CAMPUS: Teachers implement a variety of seating arrangements within classes to optimize student success

Many teachers at SCHS curate specific seating arrangements in their classrooms, and often change students’ seats to allow healthy socialization and prevent distracting interactions between students.

Multiple teachers, such as English teacher Courtney Hayes, have various methods of arranging seating charts, whether it is in groups, in rows or in a way that is beneficial for a specific class.

“In general, my seats are in groups because we do a lot of group collaboration,” Hayes said.

Hayes provides her students with a Google Form to determine their seating preferences. After they fill out the form, she is able to choose seats for her students.

“I do a Google Form preference sheet where students tell me who they’d like to work with, a successful partner or potentially an unsuccessful partner,” Hayes said. “If they are sitting next to their best friend, is that going to be a successful situation for them, or are they going to get distracted?”

Social studies teacher Hao Pham provided his reasoning behind his first semester seating charts and explained that it helped with contract tracing in the event of a positive COVID-19 case.

“There are two reasons. One is to make sure that if someone does have COVID related stuff, the office can come in to look at the seating chart and make sure they know who sat where so that they can do their contact tracing. The other reason is it gives flexibility for kids to meet other kids,” Pham said. “Everything is documented and laid out so we know exactly who sat where. If someone was in close contact with somebody (who is COVID-19 positive) then we know exactly where that took place.”

Pham shared that his seating arrangement has proven to be efficient, as his system has changed very little since the start of the year.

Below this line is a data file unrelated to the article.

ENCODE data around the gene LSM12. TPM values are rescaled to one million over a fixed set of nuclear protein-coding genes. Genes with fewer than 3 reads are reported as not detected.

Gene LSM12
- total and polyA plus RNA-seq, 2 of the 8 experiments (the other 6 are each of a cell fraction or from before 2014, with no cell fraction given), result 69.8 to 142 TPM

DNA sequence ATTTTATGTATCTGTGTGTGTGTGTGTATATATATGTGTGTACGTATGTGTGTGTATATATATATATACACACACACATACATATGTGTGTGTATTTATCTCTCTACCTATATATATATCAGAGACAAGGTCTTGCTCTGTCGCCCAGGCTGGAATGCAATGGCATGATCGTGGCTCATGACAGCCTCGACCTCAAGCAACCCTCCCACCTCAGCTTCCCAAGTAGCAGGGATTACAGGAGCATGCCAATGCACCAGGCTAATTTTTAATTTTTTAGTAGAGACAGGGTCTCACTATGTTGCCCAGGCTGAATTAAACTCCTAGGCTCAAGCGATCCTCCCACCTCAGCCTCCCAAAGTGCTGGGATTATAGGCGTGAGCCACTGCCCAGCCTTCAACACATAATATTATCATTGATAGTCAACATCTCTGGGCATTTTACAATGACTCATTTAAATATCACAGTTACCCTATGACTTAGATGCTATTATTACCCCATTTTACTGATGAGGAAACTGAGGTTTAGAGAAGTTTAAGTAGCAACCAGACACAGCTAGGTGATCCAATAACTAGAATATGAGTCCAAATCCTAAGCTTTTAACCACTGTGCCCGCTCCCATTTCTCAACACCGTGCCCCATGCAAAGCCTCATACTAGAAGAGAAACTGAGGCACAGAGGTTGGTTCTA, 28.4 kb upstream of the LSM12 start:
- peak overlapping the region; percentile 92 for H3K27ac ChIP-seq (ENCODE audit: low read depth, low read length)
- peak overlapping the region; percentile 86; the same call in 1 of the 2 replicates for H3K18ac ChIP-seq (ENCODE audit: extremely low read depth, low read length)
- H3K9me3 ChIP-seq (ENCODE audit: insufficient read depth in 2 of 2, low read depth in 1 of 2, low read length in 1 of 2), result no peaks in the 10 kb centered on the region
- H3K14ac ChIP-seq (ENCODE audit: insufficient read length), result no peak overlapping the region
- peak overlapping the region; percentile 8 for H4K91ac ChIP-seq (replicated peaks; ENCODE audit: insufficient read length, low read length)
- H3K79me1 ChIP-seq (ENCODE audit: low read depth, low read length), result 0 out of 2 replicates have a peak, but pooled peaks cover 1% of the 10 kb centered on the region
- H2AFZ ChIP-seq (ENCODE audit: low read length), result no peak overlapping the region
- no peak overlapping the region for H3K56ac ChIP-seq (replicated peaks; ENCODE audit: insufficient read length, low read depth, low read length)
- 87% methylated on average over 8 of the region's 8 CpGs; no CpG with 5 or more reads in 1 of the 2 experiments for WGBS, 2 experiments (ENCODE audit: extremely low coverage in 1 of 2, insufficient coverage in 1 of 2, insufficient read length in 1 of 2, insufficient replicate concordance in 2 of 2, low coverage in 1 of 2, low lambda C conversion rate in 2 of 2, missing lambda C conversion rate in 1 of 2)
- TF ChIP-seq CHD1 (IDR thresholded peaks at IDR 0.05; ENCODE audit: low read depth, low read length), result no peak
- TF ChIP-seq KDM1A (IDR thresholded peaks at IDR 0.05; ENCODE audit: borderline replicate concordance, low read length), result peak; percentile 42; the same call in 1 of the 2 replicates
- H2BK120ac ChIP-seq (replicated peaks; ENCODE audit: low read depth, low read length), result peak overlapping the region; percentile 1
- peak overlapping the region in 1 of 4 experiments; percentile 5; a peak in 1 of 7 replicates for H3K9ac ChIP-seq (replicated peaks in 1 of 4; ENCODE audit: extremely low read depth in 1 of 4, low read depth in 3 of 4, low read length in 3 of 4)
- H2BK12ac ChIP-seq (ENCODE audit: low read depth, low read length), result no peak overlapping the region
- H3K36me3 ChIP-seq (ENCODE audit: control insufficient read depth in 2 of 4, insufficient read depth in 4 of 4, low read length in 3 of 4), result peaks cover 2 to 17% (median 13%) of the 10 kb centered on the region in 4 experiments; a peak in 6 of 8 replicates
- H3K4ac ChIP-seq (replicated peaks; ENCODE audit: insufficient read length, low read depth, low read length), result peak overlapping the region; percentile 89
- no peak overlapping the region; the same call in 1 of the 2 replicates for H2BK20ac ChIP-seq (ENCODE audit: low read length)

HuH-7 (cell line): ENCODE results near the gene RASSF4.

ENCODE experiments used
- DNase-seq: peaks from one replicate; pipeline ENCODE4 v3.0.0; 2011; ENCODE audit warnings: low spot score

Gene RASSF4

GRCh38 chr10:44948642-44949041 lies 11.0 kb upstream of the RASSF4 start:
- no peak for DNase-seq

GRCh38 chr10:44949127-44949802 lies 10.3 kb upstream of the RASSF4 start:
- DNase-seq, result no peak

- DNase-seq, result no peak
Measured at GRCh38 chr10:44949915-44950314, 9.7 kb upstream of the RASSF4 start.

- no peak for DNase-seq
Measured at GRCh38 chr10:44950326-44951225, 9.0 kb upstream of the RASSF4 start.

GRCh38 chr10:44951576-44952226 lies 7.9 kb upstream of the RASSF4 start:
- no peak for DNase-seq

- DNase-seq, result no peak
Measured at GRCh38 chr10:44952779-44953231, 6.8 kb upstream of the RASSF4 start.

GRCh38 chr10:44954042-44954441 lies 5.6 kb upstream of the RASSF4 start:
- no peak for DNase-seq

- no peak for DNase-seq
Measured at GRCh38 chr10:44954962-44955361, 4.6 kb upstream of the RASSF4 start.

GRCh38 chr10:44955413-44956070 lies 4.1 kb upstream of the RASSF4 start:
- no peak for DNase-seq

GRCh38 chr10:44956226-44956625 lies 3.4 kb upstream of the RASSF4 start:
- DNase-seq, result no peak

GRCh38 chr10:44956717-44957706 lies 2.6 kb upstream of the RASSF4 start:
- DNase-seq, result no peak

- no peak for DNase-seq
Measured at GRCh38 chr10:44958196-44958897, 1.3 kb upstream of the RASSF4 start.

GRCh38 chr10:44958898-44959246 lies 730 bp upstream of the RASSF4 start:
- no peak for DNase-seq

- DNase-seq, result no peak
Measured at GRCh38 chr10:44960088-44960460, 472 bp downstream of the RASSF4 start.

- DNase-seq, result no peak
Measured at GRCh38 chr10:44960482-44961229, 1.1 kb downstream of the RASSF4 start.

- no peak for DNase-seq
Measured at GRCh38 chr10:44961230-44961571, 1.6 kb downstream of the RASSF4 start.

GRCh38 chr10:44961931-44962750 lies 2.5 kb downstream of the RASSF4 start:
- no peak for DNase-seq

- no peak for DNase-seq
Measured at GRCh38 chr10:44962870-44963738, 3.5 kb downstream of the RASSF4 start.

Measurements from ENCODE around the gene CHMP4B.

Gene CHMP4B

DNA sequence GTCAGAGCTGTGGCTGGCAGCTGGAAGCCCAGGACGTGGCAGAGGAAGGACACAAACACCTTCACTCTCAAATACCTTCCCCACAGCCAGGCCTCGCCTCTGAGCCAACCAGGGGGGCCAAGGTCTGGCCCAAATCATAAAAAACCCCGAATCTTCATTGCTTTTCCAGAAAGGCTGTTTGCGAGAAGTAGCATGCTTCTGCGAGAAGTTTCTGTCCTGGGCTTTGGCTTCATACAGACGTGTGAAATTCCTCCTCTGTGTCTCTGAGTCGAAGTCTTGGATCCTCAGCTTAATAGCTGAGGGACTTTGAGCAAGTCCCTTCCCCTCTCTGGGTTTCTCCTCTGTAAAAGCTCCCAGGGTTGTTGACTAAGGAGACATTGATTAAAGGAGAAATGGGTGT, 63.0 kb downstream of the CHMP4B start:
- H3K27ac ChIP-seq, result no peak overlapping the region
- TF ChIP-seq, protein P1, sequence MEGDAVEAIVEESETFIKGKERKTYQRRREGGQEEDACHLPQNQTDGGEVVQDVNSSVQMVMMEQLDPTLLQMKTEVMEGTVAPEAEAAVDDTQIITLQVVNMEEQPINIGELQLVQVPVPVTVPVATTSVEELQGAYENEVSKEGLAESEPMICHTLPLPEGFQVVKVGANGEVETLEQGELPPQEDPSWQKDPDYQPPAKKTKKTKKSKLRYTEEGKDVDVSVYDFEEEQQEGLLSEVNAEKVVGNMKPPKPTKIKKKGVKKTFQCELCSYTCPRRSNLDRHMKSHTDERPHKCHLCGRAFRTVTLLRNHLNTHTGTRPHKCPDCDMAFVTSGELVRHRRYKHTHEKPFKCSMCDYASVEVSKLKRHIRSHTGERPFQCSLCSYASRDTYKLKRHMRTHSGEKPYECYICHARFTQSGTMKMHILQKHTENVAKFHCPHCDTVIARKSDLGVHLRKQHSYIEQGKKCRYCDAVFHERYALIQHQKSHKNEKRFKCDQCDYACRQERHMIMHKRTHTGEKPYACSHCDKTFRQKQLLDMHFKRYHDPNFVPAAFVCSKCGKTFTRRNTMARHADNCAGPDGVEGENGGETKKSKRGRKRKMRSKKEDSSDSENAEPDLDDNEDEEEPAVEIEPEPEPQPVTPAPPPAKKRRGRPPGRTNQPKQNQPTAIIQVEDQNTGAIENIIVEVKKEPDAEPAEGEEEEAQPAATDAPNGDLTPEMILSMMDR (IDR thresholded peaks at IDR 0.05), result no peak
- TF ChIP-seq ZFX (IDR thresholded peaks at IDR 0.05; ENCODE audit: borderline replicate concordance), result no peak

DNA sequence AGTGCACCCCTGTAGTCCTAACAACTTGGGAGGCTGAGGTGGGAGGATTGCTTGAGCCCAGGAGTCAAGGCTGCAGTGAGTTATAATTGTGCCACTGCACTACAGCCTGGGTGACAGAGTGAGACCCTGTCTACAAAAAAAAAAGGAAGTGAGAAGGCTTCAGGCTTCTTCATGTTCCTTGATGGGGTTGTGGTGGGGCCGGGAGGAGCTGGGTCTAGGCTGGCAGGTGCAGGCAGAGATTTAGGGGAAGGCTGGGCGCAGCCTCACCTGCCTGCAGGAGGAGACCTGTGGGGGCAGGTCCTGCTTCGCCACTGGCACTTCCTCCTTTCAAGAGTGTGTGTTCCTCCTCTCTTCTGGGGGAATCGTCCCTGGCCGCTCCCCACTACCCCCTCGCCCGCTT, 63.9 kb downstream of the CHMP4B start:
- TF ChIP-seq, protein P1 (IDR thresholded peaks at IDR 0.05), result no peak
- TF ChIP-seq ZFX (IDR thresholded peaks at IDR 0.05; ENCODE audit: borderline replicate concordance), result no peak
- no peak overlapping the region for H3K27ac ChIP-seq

“Seating is changed based on the will of the students. We allow them the opportunity to change if they want to change,” Pham said. “But when we did do our seating arrangement, I would say 20 percent of the kids did change. Most of them remained where they were.”

According to Pham, seating arrangements often play a role in the success of his students.

“It’s up to the kids. Some of them are successful because they are next to their buddies, and some of them are kind of neutral,” Pham said.

Senior Daniel Hancock shared that he enjoys his teachers’ ways of arranging seating, and that he prefers a seating arrangement that is more open instead of assigned.

“Honestly, I wouldn’t change anything. I’m cool with the way they are,” Hancock said. “I prefer open seating because I like to choose where I sit.”

Pham shared what he believes the potential benefits of arranged seating are and explained how seating establishments can allow for increased collaboration and coaction.

“More synergy, the whole idea that three brains are better than one brain, especially in group seating,” Pham said. “More teamwork and more team synergy, more connection, more social interaction.”